Monday 30 November 2020

MPs call on Blok to uphold democracy and ignore Trump’s declaration of victory

Montage of Donald Trump (left) and Joe Biden (right) speaking to audiences.

Photos: Gage Skidmore via Wikimedia Commons

MPs have called for the Dutch government to publicly condemn Donald Trump’s declaration of victory in the US presidential election before all the votes have been counted.

In a press conference at the White House in the early hours of Wednesday morning Trump openly questioned the legitimacy of mail-in ballots and threatened to go to the Supreme Court as his Democrat rival, Joe Biden, closed the gap in several swing states.

Trump denounced the vote as a ‘fraud on the American people’ and an ’embarrassment to our country’, but produced no evidence of electoral fraud and did not specify how the Supreme Court might be asked to intervene.

Jesse Klaver, leader of opposition party GroenLinks, said the events in the US showed ‘how dangerous it is when a president undermines democracy by claiming victory before all the votes have been counted. The Dutch government must call on Trump to abide by the rules of democracy.’

Sjoerd Sjoerdsma, foreign affairs spokesman for coalition party D66, pressed foreign minister Stef Blok and his European colleagues not to recognise Trump’s declaration of victory. The prime minister of Slovenia, Janesz Janša, is the only European Union leader so far to congratulate Trump.

‘It’s not for us to choose the American president, but it is our job to ensure our democratic partners stick to the rules. Blok must make plain, together with our European colleagues, that we cannot recognise Trump’s declaration of victory and that all votes must be counted.’

Not all Dutch politicians were critical of Trump’s statement: Joost Eerdmans, alderman with populist party Leefbaar Rotterdam and a candidate for Forum for Democracy in next year’s general election, tweeted: ‘Whatever the ultimate outcome, nobody other than Trump is the moral winner of the 2020 US Elections’.

Netherlands-based pundits said that the US election would ultimately lead to further polarisation in the United States and diminish its status further on the world stage.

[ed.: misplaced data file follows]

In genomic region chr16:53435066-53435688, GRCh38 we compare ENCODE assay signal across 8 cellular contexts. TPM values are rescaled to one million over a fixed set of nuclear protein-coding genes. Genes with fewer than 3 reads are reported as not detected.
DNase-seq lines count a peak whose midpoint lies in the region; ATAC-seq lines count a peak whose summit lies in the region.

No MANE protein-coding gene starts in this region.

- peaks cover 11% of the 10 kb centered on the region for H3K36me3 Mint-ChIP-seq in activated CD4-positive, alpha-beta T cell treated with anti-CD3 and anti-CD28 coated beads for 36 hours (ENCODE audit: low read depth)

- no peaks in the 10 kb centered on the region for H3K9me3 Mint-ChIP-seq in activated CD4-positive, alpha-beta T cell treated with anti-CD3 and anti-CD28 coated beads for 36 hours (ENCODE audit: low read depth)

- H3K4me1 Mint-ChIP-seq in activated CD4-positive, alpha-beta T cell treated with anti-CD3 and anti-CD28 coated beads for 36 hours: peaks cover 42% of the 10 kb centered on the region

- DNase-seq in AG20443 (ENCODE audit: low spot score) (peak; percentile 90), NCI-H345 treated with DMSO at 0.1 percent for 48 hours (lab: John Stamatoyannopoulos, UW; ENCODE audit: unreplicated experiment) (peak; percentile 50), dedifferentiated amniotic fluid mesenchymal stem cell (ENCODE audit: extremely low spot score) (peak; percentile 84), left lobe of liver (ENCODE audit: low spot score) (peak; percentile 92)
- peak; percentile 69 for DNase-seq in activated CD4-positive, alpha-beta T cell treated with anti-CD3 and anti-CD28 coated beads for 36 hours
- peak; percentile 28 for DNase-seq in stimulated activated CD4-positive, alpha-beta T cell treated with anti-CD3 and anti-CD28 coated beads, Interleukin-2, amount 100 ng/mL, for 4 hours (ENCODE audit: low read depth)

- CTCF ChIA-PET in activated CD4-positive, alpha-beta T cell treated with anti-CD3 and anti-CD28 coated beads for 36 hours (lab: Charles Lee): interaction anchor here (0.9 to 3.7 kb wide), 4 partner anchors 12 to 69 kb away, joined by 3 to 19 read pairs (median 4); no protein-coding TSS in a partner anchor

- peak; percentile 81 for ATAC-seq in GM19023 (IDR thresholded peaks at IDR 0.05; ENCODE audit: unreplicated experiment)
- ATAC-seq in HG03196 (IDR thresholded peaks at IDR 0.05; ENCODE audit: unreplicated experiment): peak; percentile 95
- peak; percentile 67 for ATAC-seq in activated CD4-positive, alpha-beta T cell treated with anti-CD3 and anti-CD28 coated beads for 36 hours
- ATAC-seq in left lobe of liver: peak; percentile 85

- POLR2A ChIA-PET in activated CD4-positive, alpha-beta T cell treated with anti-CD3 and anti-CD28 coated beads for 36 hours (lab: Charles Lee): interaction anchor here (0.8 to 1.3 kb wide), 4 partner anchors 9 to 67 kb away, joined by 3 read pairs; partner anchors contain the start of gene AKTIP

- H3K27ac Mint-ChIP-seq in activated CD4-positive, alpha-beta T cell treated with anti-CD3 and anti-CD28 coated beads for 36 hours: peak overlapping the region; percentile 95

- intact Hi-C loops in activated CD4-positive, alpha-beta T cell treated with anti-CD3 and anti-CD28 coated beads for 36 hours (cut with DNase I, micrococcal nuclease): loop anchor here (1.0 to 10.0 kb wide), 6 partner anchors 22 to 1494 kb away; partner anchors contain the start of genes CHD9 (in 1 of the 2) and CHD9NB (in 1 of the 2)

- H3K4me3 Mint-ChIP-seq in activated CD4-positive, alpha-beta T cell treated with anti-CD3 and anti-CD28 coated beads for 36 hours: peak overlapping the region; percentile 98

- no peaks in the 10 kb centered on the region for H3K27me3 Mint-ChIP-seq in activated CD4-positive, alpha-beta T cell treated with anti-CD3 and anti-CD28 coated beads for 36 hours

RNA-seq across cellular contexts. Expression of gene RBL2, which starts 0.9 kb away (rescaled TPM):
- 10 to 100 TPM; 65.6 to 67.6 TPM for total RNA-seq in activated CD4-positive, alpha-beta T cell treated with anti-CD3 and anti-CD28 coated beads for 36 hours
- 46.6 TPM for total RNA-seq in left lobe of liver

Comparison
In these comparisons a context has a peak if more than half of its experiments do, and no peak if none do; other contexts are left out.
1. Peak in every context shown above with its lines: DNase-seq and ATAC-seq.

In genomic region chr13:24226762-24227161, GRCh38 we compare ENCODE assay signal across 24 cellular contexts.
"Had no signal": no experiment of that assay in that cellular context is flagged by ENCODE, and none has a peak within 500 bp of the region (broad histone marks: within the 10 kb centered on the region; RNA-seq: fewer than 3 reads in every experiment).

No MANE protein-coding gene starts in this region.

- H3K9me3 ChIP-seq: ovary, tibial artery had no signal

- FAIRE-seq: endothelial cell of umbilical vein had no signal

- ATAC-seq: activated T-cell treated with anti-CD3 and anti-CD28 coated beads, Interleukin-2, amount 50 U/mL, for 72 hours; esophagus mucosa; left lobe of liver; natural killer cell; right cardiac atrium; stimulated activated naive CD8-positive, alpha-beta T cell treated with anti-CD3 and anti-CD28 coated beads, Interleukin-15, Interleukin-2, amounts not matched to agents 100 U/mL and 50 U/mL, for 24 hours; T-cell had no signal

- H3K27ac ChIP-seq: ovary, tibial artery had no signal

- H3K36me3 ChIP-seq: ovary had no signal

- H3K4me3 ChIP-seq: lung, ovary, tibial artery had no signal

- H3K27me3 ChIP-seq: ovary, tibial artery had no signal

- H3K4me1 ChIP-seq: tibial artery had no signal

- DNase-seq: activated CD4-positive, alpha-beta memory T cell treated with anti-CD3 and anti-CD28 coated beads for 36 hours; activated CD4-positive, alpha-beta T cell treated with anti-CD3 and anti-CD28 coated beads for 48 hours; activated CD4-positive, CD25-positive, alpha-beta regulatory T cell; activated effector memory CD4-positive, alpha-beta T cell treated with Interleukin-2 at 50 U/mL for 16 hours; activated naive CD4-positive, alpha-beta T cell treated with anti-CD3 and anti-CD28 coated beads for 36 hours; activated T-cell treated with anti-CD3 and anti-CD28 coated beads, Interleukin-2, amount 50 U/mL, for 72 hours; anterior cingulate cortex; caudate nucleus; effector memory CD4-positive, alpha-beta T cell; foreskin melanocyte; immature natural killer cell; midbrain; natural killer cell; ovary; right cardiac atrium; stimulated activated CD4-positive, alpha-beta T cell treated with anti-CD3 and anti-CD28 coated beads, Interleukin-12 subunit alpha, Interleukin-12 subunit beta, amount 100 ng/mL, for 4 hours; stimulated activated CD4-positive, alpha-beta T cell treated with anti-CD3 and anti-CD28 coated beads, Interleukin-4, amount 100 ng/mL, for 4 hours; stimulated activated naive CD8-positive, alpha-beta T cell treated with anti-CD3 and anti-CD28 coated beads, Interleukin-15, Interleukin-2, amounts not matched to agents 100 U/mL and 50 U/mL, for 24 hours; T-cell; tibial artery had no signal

Growing polarisation

James Kennedy, the American-born and raised professor of modern history at Utrecht University, told Trouw that the election confirmed the trend that has been evident since the turn of the century.

‘Democrats don’t seem to understand that a man they view as incompetent and narcissistic is still so attractive to many Americans. But many people have made progress economically in the last few years, and they noticed the difference in their wallets – at least until corona struck.

‘Many people see Trump as a protector, the president who keeps them from socialism and riots by leftist demonstrators.’

Security expert Rob de Wijk said a Trump victory would accelerate European integration as the EU looked to fill the gap left by a retreating America, while even a win for Biden would only slow the corrosion of American influence.

‘Biden has said that traditional alliances need to be strengthened,’ De Wijk, founder of The Hague Centre of Strategic Studies at Leiden University, told De Volkskrant.

That’s all very well, but what people often forget is that as vice-president under Obama, Biden was the architect of the reorientation of America towards Asia. Biden’s rhetoric may be different, but even under his presidency the relative importance of Nato to the Americans will diminish.’

Conservative trend

Economic commentator Kees de Kort said the American public had become more conservative in the last four years. There had been no sweeping change to the balance of power in Congress and no sign of significant economic reforms by either party to support those hit by the coronavirus crisis.

‘America is divided, so there is no broad majority for the programme,’ he wrote on BNR’s website. ‘I don’t think much is going to change.’

In De Telegraaf, meanwhile, columnist Roderick Veelo argued that Trump’s achievements had been blurred by ‘a relentless flood of accusations and rumours’ in the media.

‘Journalists, commentators as well as news consumers in this country are suffering from Trump derangement syndrome, in an advanced stage,’ he said. ‘Even a neutral article about Trump is scarcely to be found.

‘We may have to wait a while for the final election results, but Trump is not badly placed. So permit yourself a little nuance in the coming four years instead of another four years of having your judgment tilted towards one side.’

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